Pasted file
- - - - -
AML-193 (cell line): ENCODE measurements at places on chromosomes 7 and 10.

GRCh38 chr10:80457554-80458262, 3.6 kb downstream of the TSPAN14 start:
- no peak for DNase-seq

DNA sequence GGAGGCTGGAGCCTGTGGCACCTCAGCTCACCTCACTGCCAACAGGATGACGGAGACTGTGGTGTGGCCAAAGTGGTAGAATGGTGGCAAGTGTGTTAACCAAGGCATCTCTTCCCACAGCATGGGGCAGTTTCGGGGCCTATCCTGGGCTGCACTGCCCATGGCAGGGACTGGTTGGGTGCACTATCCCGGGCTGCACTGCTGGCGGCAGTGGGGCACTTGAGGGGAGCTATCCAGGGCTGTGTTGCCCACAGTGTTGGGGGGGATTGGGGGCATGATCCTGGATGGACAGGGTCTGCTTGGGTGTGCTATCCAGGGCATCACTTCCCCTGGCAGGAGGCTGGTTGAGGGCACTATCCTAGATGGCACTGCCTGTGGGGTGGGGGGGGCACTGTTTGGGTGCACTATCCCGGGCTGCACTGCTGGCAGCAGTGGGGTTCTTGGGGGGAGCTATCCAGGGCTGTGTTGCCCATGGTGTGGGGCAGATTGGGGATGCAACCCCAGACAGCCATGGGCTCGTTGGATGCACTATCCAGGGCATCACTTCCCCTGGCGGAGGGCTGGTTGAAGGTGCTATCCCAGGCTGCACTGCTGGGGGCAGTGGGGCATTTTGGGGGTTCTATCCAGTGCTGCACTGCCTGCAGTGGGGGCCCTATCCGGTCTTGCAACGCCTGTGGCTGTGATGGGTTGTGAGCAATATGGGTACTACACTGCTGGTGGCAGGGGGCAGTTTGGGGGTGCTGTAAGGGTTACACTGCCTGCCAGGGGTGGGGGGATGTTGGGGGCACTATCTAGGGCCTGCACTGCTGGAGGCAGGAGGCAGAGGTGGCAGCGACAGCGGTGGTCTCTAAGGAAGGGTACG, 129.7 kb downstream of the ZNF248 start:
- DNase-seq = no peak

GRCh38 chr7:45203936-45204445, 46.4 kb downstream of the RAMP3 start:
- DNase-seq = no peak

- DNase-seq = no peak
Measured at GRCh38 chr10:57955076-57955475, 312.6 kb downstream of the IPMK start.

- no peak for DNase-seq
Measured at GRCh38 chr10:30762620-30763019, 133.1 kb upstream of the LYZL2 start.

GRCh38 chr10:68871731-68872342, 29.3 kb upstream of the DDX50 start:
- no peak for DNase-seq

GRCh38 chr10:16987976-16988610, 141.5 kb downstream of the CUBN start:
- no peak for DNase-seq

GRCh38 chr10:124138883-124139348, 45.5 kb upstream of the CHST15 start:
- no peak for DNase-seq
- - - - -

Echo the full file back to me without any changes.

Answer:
AML-193 (cell line): ENCODE measurements at places on chromosomes 7 and 10.

GRCh38 chr10:80457554-80458262, 3.6 kb downstream of the TSPAN14 start:
- no peak for DNase-seq

DNA sequence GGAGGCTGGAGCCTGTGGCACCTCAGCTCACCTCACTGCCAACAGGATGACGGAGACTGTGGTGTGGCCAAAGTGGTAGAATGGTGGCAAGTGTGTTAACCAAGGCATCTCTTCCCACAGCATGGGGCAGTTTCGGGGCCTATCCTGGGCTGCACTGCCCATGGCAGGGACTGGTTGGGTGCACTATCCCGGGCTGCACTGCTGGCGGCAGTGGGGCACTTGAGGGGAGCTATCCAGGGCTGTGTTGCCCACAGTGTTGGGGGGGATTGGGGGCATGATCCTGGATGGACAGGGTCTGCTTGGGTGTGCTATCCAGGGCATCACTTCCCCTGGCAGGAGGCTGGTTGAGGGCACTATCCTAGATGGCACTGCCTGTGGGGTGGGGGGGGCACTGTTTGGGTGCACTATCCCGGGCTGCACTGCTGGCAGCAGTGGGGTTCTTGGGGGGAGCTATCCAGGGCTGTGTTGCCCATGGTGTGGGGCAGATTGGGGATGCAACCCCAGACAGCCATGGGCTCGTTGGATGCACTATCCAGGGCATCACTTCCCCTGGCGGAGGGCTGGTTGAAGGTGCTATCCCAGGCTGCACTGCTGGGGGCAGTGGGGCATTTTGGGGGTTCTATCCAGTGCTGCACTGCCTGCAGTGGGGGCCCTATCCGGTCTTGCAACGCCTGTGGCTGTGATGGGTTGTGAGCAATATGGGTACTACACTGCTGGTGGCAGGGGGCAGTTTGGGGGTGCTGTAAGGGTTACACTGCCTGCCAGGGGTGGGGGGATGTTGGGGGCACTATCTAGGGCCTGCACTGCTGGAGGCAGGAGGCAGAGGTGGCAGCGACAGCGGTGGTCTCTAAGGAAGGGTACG, 129.7 kb downstream of the ZNF248 start:
- DNase-seq = no peak

GRCh38 chr7:45203936-45204445, 46.4 kb downstream of the RAMP3 start:
- DNase-seq = no peak

- DNase-seq = no peak
Measured at GRCh38 chr10:57955076-57955475, 312.6 kb downstream of the IPMK start.

- no peak for DNase-seq
Measured at GRCh38 chr10:30762620-30763019, 133.1 kb upstream of the LYZL2 start.

GRCh38 chr10:68871731-68872342, 29.3 kb upstream of the DDX50 start:
- no peak for DNase-seq

GRCh38 chr10:16987976-16988610, 141.5 kb downstream of the CUBN start:
- no peak for DNase-seq

GRCh38 chr10:124138883-124139348, 45.5 kb upstream of the CHST15 start:
- no peak for DNase-seq